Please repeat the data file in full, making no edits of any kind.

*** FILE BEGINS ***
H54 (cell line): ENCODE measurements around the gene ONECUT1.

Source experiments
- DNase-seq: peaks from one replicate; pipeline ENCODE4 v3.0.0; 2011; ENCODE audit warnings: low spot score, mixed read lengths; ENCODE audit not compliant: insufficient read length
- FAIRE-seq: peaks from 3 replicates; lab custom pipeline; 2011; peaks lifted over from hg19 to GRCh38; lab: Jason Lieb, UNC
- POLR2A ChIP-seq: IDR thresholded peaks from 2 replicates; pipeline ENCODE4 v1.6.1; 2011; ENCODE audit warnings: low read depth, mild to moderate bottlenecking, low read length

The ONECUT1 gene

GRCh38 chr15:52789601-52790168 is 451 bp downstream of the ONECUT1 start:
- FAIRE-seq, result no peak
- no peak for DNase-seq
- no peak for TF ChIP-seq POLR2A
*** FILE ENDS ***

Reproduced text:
H54 (cell line): ENCODE measurements around the gene ONECUT1.

Source experiments
- DNase-seq: peaks from one replicate; pipeline ENCODE4 v3.0.0; 2011; ENCODE audit warnings: low spot score, mixed read lengths; ENCODE audit not compliant: insufficient read length
- FAIRE-seq: peaks from 3 replicates; lab custom pipeline; 2011; peaks lifted over from hg19 to GRCh38; lab: Jason Lieb, UNC
- POLR2A ChIP-seq: IDR thresholded peaks from 2 replicates; pipeline ENCODE4 v1.6.1; 2011; ENCODE audit warnings: low read depth, mild to moderate bottlenecking, low read length

The ONECUT1 gene

GRCh38 chr15:52789601-52790168 is 451 bp downstream of the ONECUT1 start:
- FAIRE-seq, result no peak
- no peak for DNase-seq
- no peak for TF ChIP-seq POLR2A